Thursday, October 29, 2020

It's That Time of Year Again: 2021 Calendar and 50% Sale!

The 2021 Calendar is Here!

Not long ago, I complained to my mother, who is in her upper 80s, how time seems to fly faster as I get older.  She replied, "Just wait until you're my age!"  

I'm surprised that it's almost November.  The holiday season is, once again, right around the corner.

With that in mind, I have two things to offer you for the holidays: My 2021 calendar and a 50% sale.

2021 Calendar

I've made a collage of the images, which you can see at the top of the post.  I've chosen my favorite paintings from this year.  Since we weren't able to spend the summer on Campobello Island, I ended up making several paintings of Scotland instead, which are included for the summer months.  The calendar is only $10.99, and you can get it from Lulu at this link.

50% Sale

I don't think I've ever offered 50% off my paintings before!  Through December 31st, I'm offering 50% off of any painting and any number of paintings from my website. To make shipping easier, these will all be unframed (even if the description says they are framed.)  I'll include free shipping to the lower 48 states; if you are outside this area, I'll contact you for shipping costs.  Also, keep in mind that most of my Maine and Canadian Maritimes paintings are trapped at my Canadian studio; I won't be able to ship those until Canada lets US visitors in again.  Southwestern paintings, however, I can ship with no problem.  Use the coupon code “Holiday50” on checkout for the discount.  Go here for the details.

Holiday Sale

And now we return to our regularly scheduled programming.




Sunday, October 25, 2020

New Book: Casein Painting with Stephen Quiller


Will casein become the next new “thing”?

As many of you know, I recently fell in love with painting in gouache.  Until then, I'd never been fond of water media.  Watercolor, especially, was my nemesis; for someone who has always painted in more opaque media like pastel and oil, watercolor required me to shift into reverse and drive backwards.  Gouache, on the other hand, let me put the pedal to the metal and accelerate for the wide open spaces.

Casein paint is similar to gouache in that it is water-based, opaque and dries to a matte finish.  However, whereas the binder for gouache is usually gum arabic, for casein paint it is casein, which is made from milk.  What this means for the artist is that, over time, casein becomes insoluble and cannot be re-wetted.  Gouache, on the other hand, remains soluble and can be lifted—or damaged—by water.  Casein becomes much more durable as it ages.

Here's what Stephen Quiller says about casein:

The original formula used by Ramon Shiva included 20% of casein from skim milk, lime, pigments, a little oil and chemicals.  This mix is what gives casein such a beautiful, velvety visual quality.  A pine oil is added to the mix, which gives it an incredibly clean smell.  It has a soft visual quality that is unlike any other medium.  I love to use casein to help create an airiness and earthiness in a landscape; the dryness and the aged quality of architecture and boats; and the raw earthy feel of adobe.  It is truly magnificent and unsurpassed when used in this way.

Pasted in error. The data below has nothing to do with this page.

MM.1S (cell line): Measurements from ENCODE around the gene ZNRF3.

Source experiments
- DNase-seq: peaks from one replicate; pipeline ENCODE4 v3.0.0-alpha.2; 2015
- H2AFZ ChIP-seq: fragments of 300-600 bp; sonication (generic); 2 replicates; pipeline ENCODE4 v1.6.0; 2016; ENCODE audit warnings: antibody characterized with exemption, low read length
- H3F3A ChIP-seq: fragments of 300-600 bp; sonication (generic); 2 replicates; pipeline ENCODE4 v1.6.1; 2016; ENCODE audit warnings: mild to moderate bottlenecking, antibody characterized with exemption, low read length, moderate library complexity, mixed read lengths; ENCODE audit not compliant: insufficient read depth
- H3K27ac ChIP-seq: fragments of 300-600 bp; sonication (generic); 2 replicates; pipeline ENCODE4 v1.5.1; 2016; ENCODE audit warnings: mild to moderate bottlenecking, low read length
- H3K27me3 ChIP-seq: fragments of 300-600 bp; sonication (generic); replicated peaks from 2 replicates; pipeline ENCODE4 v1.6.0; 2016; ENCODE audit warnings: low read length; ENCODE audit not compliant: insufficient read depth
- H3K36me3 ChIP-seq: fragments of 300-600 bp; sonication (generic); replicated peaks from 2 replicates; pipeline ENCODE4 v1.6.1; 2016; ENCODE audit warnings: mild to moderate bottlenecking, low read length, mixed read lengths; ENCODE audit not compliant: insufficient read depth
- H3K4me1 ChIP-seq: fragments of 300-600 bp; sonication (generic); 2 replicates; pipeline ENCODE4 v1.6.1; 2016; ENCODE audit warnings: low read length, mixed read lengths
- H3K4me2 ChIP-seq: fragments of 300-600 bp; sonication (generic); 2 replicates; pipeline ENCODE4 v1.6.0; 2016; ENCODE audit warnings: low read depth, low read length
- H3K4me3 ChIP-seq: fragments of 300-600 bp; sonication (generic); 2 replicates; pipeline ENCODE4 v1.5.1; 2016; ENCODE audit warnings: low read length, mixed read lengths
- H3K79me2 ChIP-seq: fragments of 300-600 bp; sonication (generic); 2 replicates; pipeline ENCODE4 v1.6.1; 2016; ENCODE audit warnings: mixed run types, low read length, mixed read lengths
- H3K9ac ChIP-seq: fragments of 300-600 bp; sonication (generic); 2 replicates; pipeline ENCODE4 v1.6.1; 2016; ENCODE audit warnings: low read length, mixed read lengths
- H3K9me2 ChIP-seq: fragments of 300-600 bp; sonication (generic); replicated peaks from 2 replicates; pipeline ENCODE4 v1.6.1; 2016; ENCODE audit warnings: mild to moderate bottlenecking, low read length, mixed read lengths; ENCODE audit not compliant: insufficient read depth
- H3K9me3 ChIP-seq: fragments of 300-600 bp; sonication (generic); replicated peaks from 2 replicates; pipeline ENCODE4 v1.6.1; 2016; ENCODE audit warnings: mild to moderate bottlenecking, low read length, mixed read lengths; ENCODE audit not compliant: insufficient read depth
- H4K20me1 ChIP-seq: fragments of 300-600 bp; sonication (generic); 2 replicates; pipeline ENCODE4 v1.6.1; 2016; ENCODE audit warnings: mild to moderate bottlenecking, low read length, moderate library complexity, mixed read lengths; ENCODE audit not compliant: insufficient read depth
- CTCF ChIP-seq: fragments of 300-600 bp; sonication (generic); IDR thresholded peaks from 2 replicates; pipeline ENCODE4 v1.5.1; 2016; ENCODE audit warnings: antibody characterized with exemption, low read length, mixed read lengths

Quiller, who is known worldwide for his books and videos on water media and also as the inventor of the “Quiller Wheel,” a very useful color aid for painters, has published a new book:  Casein Painting with Stephen Quiller: Casein Secrets Revealed in the Ultimate Definitive Guide.  The author, who will be one of the artists featured in a book I am working on, shared his new one with me.

Quiller, who has been painting in casein for over 50 years, offers his vast knowledge of the medium and includes demonstrations, suggested exercises and many useful tips.  Lifting the volume into the realm of fine art coffee table books are scores of beautiful images, many of them his casein paintings from the last half-century.  (I have included some here.)  The paintings, which show the breadth of casein's capabilities, delighted and inspired me to get my own set of casein and give it a try.

The book presents casein in a logical, easy-to-understand fashion, starting off with the basics of the medium plus detailed sections on its color possibilities.  Continuing with materials and equipment for both plein air and studio painting, the book then launches into creating different moods with the medium and seques into a wonderful section on using it for painting snow; and finally, it addresses the flexibility of casein with other media, and how it can be used to great effect with acrylic, watercolor, charcoal or pastel.  A gallery of richly-colored paintings completes the book.

Casein Painting with Stephen Quiller is available on his website at https://www.quillergallery.com/shop/casein-painting-with-stephen-quiller.html and is $29.95/softcover or $34.95/hardcover.

Here are a few of Stephen Quiller's stunning casein paintings.

"Elongated Shadows"
24x34 casein / Stephen Quiller

"High Mountain Patterns, Late July"
17x11 casein / Stephen Quiller

"Canyon Up Miner's Creek"
36x36 casein / Stephen Quiller